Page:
July could go down in history as a pivotal month for green consumer products. Less than a week after retail giant Wal-Mart (s WMT) said its suppliers must disclose the environmental impact of their products, electronics heavyweight Samsung Electronics on Monday unveiled a plan to cut its carbon emissions by 50 percent and invest billions of dollars toward developing greener products. Samsung’s announcement will add pressure to its competitors to take sustainability more seriously and could open new opportunities for companies developing products and services that help firms track and reduce the carbon footprints of their operations.
Samsung’s Eco-Management 2013 plan lays out four core green objectives: reducing greenhouse gas emissions from manufacturing facilities by 50 percent by increasing the energy efficiency in its semiconductor and LCD lines and reducing the amount of emissions that result from the use of its products by 84 million tons over five years; ensuring all of its products exceed “global eco-mark standards” in terms of energy efficiency and the use of recyclable and green materials; investing about $4.3 billion developing these new products and reducing the carbon emissions of manufacturing facilities; and “enhancing” green partnerships with suppliers and partners.
The fourth objective should prove the most directly beneficial for the growing industry around tracking and reducing carbon emissions in business operations. Samsung said it intends to strengthen environmental cooperation with suppliers and partners and will encourage the use of green management systems and the establishment of greenhouse gas inventories. A growing list of startups and more established firms have been rolling out products and services for carbon management, and the space has become a hot play for venture capitalists.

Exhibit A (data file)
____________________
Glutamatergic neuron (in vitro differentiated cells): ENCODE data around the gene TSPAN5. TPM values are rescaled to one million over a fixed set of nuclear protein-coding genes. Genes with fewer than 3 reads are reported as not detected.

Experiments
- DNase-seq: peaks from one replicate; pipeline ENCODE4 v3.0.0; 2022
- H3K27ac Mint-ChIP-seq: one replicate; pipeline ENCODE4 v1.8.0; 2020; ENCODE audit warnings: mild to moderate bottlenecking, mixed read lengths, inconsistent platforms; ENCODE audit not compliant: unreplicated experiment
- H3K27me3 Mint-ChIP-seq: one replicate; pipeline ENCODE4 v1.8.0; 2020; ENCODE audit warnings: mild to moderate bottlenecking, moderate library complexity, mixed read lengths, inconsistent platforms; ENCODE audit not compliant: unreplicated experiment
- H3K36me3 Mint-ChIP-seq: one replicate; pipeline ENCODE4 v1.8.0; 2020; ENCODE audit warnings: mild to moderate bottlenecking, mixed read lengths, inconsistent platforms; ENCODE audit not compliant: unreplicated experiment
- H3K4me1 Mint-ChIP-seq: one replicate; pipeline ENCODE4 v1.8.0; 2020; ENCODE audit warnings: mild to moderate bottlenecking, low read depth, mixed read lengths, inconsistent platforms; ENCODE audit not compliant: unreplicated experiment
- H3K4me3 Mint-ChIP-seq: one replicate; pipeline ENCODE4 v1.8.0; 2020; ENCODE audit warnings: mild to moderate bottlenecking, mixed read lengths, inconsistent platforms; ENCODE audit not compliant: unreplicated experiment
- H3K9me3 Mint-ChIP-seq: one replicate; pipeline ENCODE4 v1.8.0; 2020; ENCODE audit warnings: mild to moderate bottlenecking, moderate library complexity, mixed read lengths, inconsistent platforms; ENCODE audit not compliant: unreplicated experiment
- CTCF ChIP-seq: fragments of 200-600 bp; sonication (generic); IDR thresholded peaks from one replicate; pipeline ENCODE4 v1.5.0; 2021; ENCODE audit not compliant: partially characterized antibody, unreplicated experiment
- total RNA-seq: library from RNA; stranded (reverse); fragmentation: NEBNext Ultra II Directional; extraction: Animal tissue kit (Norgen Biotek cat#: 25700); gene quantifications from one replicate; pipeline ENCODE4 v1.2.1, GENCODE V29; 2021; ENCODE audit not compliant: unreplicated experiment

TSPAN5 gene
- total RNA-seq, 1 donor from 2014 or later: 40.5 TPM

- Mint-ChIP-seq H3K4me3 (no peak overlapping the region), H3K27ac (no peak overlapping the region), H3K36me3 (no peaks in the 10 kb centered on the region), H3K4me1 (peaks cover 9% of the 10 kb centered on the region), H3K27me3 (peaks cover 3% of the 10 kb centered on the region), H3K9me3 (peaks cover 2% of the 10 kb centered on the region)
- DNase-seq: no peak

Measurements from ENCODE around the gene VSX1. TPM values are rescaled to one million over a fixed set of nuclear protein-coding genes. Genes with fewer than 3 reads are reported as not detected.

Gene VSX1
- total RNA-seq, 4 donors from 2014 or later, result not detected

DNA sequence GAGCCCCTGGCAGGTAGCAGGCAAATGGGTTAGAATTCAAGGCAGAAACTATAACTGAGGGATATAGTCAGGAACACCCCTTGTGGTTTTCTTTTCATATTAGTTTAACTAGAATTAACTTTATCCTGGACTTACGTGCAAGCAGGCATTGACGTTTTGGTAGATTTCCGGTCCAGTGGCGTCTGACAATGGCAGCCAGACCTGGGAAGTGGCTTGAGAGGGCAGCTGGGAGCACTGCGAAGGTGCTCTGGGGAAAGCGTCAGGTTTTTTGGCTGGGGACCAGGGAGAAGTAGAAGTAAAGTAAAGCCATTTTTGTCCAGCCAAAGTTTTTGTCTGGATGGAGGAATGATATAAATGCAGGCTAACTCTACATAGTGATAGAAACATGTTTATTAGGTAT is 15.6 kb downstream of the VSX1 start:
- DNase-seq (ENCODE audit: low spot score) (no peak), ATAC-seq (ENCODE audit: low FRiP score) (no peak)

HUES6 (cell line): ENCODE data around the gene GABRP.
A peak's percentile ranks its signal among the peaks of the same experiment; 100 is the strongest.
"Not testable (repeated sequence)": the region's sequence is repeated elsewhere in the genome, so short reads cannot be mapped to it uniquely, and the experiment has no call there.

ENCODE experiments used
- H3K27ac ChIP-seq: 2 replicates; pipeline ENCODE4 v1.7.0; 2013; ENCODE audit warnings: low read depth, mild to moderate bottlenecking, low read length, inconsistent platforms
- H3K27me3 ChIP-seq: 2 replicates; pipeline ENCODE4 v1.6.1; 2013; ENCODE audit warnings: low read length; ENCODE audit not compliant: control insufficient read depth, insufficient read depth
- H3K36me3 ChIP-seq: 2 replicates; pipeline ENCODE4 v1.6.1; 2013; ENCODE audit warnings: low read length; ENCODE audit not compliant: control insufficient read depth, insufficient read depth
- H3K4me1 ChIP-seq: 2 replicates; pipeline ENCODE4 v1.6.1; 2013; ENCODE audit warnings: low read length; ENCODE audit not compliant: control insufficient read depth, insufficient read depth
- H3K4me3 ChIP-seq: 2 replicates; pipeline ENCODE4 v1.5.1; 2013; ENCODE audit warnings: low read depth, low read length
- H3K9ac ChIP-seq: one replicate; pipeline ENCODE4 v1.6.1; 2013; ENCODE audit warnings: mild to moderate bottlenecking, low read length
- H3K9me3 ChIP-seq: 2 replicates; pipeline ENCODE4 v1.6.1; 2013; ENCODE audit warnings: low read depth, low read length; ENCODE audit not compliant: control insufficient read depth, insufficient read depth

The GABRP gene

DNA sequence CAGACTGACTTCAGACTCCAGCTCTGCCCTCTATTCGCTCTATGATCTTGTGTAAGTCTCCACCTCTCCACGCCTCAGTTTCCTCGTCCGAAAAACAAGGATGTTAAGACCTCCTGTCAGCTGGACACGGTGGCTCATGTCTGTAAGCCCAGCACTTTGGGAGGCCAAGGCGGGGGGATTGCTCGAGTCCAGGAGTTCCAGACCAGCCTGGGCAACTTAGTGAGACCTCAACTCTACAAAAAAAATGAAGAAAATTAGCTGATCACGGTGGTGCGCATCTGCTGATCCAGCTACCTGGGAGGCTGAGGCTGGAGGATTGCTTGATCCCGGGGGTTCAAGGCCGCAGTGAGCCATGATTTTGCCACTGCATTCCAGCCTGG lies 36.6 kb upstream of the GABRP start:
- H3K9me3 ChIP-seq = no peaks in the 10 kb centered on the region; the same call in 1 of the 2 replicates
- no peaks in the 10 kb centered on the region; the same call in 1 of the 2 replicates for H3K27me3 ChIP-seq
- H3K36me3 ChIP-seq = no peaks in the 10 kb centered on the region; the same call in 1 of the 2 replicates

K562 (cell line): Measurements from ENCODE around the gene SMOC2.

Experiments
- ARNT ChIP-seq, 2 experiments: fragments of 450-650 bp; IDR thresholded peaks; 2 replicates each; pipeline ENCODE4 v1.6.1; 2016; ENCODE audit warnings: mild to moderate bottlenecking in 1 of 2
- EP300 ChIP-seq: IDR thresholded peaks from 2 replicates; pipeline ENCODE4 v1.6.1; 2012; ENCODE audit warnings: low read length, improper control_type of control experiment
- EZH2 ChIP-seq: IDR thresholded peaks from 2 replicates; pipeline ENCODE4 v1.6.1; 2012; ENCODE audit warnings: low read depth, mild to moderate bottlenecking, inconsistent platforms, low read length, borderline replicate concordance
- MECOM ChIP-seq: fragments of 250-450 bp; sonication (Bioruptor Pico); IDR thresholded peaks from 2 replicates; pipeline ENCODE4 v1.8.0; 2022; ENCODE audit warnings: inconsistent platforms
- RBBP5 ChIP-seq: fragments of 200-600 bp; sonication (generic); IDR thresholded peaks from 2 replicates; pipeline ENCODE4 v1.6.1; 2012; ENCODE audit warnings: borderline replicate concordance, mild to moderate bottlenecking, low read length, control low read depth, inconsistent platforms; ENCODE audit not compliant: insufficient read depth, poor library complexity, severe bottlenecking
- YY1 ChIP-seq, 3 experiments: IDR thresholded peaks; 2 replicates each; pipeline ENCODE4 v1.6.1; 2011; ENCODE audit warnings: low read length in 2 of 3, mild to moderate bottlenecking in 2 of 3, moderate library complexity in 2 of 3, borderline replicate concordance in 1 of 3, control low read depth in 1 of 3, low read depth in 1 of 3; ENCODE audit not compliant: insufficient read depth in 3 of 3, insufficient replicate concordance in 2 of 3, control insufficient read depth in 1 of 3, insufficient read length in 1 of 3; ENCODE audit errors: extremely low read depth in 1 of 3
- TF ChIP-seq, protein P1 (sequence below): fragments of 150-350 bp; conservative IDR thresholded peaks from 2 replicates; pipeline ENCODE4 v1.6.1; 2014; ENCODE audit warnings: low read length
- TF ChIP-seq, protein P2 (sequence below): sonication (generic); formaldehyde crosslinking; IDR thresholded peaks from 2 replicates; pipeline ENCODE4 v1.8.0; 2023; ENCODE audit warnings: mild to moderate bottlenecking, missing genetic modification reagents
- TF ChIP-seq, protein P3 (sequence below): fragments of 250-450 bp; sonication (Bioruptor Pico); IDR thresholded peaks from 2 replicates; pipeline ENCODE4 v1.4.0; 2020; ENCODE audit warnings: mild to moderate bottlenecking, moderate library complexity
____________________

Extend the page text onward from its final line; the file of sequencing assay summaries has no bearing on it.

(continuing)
Samsung’s move should also put pressure on other electronics manufacturers to step up their green initiatives. The South Korea-based firm will increasingly use its new eco push in the marketing of newly developed products — they’ll be labeled “Eco-Product,” “Good Eco-Product,” or “Premium Eco-Product,” with the good ranking meaning it’s exceeded basic industry requirements. But Samsung didn’t specify which industry standard it would follow, only stating that it uses a “strict internal evaluation criteria” that is based on “global eco-mark standards.” Samsung is already considered a leader within the mobile industry in terms of the environmental impact of its products. The environmental advocacy group Greenpeace recently ranked it third out of 18 global PC and mobile manufacturers for its policies and practices related to energy, chemicals and e-waste.
Samsung might also be positioning itself to take advantage of the South Korean government’s recently announced plan to invest $85 billion in “green growth” areas over the next five years. The investment seems mostly aimed at small and mid-sized firms developing renewable energy, but the government also will offer tax breaks and loan guarantees to companies developing other green technologies that might include Samsung’s products. Samsung, however, didn’t mention the incentives as part of the reason for its latest move.
The global economy may be struggling, but more and more companies are realizing that in order to be competitive in the future, they must get serious today about the environmental impact of their products. If the fear of climate change doesn’t spur certain executives, the risk of declining revenues will.